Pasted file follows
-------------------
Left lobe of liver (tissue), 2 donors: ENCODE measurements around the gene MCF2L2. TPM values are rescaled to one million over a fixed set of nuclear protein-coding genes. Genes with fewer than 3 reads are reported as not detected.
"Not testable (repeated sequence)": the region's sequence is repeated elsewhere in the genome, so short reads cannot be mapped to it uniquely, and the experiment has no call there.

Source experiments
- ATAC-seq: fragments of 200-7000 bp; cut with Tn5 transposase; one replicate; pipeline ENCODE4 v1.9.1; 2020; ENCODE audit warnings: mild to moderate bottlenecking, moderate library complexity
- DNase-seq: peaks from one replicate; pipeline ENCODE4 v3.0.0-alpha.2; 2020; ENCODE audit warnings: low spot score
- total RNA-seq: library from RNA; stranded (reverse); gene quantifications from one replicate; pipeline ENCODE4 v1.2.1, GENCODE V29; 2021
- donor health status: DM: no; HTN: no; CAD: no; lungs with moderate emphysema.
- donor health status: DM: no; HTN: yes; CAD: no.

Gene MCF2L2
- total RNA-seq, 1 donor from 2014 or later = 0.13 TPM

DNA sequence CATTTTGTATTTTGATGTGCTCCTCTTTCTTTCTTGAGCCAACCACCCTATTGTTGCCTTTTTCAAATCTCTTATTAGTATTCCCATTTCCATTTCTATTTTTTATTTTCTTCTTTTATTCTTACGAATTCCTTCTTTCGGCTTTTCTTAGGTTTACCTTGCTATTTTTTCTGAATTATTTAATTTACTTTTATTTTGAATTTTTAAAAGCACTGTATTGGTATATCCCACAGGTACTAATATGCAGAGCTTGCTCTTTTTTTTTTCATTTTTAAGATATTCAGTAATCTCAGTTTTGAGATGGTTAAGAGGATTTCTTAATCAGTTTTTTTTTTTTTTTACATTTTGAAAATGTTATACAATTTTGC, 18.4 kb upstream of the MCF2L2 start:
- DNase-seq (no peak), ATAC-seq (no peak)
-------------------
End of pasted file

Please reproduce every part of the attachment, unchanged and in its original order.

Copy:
Left lobe of liver (tissue), 2 donors: ENCODE measurements around the gene MCF2L2. TPM values are rescaled to one million over a fixed set of nuclear protein-coding genes. Genes with fewer than 3 reads are reported as not detected.
"Not testable (repeated sequence)": the region's sequence is repeated elsewhere in the genome, so short reads cannot be mapped to it uniquely, and the experiment has no call there.

Source experiments
- ATAC-seq: fragments of 200-7000 bp; cut with Tn5 transposase; one replicate; pipeline ENCODE4 v1.9.1; 2020; ENCODE audit warnings: mild to moderate bottlenecking, moderate library complexity
- DNase-seq: peaks from one replicate; pipeline ENCODE4 v3.0.0-alpha.2; 2020; ENCODE audit warnings: low spot score
- total RNA-seq: library from RNA; stranded (reverse); gene quantifications from one replicate; pipeline ENCODE4 v1.2.1, GENCODE V29; 2021
- donor health status: DM: no; HTN: no; CAD: no; lungs with moderate emphysema.
- donor health status: DM: no; HTN: yes; CAD: no.

Gene MCF2L2
- total RNA-seq, 1 donor from 2014 or later = 0.13 TPM

DNA sequence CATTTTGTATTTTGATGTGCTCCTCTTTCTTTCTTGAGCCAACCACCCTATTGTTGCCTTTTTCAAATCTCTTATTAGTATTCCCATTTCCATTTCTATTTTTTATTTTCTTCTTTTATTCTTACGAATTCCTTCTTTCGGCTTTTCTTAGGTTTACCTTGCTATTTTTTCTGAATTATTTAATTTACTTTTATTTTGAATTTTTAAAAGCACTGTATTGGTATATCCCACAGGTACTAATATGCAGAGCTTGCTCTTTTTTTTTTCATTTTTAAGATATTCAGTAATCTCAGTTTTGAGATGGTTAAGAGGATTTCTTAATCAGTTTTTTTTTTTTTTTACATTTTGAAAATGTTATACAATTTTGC, 18.4 kb upstream of the MCF2L2 start:
- DNase-seq (no peak), ATAC-seq (no peak)